The Wall

Show Article Summary

Show Full Article

Once upon a time, two groups of people disagreed. Instead of working through their disagreement, some became so entrenched and emotionally attached to their opinions and views, they began building a wall. It was no ordinary wall because once the other group saw the wall going up, they too decided to add to the wall on their side. Those on the left believed they were always right, and only their ideas would ever work; those on the right thought they were always correct, and only their concepts would ever work.

After a while, the wall was so tall and long that neither side could see or hear the other group clearly. Words and taunts could be heard indistinctly over the wall if yelled at the top of their voices, but neither side paid any attention to the other sides’ noises.

And a funny thing began to happen.

The people on the left began talking among themselves and their views bounced off the wall and reinforced their beliefs and perspective. The same occurred on the right side of the wall. And the further each side stood from the wall, the more they conversed among themselves.

Soon everyone had taken a viewpoint of left and right. Nothing else got done. No growth occurred because, after all, they just kept reinforcing their side. Instead of two heads being better than one, each side became one head, one thought, one idea, one perception, one bias.

Time passed. Decay began. Soon each side began to fester and grumble and lash out at the wall. They knew the other side was just over the wall and those people were inferior, bigoted, wrong, and out to get them.

Image from Pixabay.com

Then one day, those on the left and those on the right found a window had been installed. They could see that those on the other side looked like them, dressed like them, and seemed to have lifestyles and families like them. But they still shook their fists at the other side because that is all they had been raised to do.

They could see those on the other side, but they never indeed SAW them as people…only as embittered opponents in a rivalry that spanned the ages.

They continued to shout at the other side, and of course, the other side shouted back.

And this became the norm. Stereotyping each other, assuming characteristics and personalities by looking through a filtered view.

Then it happened.

The window opened. The first shouted comment, whether from the left or the right, was heard clearly by the other side. And silence ensued. The words that had been shouted became a subject of conversation. Then another comment was shouted but this time by the other side. A silence occurred as each side considered the words.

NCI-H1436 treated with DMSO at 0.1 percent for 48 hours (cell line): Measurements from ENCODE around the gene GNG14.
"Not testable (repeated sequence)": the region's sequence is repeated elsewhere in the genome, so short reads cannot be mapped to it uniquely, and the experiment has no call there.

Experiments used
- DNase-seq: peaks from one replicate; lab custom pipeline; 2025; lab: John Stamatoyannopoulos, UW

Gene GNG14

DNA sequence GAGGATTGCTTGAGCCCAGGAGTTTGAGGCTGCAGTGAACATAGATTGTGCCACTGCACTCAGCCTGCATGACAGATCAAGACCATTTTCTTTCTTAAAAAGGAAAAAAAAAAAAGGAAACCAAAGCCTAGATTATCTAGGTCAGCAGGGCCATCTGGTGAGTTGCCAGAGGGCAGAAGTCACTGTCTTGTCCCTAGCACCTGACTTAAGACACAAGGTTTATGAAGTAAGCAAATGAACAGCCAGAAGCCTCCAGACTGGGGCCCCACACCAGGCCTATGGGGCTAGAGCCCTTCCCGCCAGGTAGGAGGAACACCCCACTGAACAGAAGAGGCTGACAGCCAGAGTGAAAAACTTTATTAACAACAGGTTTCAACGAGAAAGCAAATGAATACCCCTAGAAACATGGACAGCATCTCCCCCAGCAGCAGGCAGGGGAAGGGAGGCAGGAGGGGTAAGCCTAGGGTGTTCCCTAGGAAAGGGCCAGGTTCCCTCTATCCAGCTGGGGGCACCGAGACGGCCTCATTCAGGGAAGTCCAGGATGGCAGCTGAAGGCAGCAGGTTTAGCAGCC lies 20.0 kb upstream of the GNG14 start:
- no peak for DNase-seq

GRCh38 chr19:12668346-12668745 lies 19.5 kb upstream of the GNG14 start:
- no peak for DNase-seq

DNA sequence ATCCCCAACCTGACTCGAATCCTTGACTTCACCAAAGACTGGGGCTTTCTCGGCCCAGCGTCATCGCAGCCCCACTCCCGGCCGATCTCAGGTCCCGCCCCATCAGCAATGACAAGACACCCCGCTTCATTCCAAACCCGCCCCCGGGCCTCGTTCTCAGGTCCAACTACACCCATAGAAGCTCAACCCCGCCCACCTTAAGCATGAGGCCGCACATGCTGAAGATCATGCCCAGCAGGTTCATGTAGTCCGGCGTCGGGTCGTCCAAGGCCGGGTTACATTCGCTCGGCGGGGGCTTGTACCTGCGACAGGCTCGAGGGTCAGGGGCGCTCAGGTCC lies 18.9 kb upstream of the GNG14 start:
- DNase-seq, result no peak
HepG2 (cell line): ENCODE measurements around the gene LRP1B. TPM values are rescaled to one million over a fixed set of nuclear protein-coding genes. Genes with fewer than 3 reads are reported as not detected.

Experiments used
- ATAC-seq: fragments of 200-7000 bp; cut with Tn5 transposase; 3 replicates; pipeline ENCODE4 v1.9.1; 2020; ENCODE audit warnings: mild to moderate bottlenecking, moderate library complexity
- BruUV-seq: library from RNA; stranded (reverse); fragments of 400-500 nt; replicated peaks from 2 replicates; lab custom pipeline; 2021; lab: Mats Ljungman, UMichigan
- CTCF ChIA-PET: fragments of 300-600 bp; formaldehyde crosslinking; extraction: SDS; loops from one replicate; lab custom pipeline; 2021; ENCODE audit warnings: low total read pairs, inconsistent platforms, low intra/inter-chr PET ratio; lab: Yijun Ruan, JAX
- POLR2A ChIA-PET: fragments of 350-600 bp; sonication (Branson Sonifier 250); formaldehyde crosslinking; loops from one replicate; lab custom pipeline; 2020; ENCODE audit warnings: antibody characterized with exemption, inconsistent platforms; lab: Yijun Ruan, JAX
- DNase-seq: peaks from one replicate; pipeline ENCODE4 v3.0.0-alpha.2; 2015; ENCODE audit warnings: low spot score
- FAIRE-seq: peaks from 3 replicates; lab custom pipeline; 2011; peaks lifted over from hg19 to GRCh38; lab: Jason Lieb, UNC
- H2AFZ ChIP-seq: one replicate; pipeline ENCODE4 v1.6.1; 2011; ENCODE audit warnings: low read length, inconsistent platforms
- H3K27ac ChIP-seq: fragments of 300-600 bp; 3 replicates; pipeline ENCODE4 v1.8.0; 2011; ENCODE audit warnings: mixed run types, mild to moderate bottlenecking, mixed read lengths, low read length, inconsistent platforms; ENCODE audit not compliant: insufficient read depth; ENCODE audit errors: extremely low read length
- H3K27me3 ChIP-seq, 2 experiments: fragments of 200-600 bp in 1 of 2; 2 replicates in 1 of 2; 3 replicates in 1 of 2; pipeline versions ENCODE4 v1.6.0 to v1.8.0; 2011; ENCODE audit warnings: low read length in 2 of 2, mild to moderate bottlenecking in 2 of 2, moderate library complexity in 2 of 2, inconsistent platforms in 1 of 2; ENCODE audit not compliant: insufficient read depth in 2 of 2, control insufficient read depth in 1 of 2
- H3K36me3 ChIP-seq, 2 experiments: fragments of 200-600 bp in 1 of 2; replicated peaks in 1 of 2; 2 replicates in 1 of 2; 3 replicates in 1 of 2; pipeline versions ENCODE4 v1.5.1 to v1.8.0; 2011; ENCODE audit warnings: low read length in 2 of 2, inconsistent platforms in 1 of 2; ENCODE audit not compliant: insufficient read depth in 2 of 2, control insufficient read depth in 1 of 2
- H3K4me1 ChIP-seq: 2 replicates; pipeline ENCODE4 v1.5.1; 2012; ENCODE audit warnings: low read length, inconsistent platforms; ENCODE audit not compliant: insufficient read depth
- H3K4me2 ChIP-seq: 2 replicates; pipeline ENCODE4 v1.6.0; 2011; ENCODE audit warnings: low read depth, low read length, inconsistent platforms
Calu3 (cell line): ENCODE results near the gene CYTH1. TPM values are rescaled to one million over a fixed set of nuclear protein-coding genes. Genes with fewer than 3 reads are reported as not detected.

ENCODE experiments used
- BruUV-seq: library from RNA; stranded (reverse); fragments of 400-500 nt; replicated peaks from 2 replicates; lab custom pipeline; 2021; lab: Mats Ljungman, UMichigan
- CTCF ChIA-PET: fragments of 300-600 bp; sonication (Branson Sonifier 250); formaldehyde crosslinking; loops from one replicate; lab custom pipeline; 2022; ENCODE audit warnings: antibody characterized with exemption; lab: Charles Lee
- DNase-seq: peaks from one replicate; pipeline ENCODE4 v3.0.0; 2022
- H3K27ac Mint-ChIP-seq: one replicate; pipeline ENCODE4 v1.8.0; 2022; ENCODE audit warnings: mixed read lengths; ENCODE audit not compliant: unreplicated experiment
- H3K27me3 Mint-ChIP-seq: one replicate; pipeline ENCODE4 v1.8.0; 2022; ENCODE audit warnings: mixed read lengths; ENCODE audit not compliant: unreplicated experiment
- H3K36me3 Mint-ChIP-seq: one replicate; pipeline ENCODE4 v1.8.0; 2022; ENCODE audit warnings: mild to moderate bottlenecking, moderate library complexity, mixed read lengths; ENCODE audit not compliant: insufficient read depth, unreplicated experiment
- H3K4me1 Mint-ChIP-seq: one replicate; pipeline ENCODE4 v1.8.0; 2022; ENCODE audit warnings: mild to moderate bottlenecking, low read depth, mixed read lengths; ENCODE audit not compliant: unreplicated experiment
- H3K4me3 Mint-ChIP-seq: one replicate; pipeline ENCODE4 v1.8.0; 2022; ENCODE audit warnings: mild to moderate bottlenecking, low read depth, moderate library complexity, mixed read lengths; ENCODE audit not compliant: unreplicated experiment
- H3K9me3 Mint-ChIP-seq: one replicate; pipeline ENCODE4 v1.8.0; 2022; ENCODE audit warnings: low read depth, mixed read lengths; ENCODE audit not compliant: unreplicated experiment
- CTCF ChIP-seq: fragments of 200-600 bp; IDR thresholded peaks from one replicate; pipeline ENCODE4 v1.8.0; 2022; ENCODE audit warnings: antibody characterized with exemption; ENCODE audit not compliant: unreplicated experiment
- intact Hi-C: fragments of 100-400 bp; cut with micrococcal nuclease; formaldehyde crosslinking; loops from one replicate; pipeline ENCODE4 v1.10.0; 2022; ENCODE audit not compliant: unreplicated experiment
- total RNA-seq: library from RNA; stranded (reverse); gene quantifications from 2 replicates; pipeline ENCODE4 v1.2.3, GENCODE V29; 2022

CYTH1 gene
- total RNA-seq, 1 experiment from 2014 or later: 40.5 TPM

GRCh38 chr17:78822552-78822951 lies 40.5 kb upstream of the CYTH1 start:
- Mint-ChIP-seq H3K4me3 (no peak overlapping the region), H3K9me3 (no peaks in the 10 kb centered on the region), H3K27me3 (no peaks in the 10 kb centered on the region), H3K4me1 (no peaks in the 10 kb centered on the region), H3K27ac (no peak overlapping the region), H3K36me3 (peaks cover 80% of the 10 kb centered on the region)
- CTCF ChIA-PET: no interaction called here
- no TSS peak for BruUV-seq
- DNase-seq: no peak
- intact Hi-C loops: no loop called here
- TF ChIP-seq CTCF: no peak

An amazing thing happened. Without the filter of the window or the walls that blocked the real view of the other side, people began to talk. At first, it was “Yes, but” responses. Then one small voice said, “Yes, and…” which was responded with another “Yes, and…” Soon both sides were building solutions, growing in their ability to respectfully understand the other side.

They began to actually SEE the other side as people who cared just as deeply as they did. A consensus began to be built and soon, the walls began to be taken down.

And what was finally accomplished was understanding that, even though views may differ, they needed to work together to come up with the best possible solution for all of the people.

Both sides, now united, decided to leave the part of the wall, which held the window, standing. It became a memorial and reminder to listen and respond respectfully, to leave emotions on the shelf, to understand they were working for the common good, and to always work for consensus solutions.


Moral of the story: Becoming entrenched without listening is equivalent to considering others as “things.” It’s when we see each side as fellow beings that we truly hear and work toward solutions. To seek allies* to bolster “our” opinion may make us feel good, but it only prolongs the chance to grow, find answers, talk about our differences and respect one another. So sit back, listen, truly hear what is being said and why it is being said, then work toward a consensus.


*Allies can be people, politics, or technology that applies filter bubbles to our view of the world, causing us to become isolated from the thoughts, experiences, and perceptions of others. The application of internet search engine and streaming media filter bubbles without our consent reinforces our view of life and others, “protecting” us from the opinions and ideas of others. For more information, check out Eli Parisers’ TED talk at https://www.ted.com/talks/eli_pariser_beware_online_filter_bubbles.

For a somewhat humorous view of talking without listening, view the short video “Timeout” at https://www.passiton.com/inspirational-stories-tv-spots/121-timeout

And as always, remember internet links change with time.

Sometimes it is good to sit back, see others as fellow beings, and listen deeply to what is said.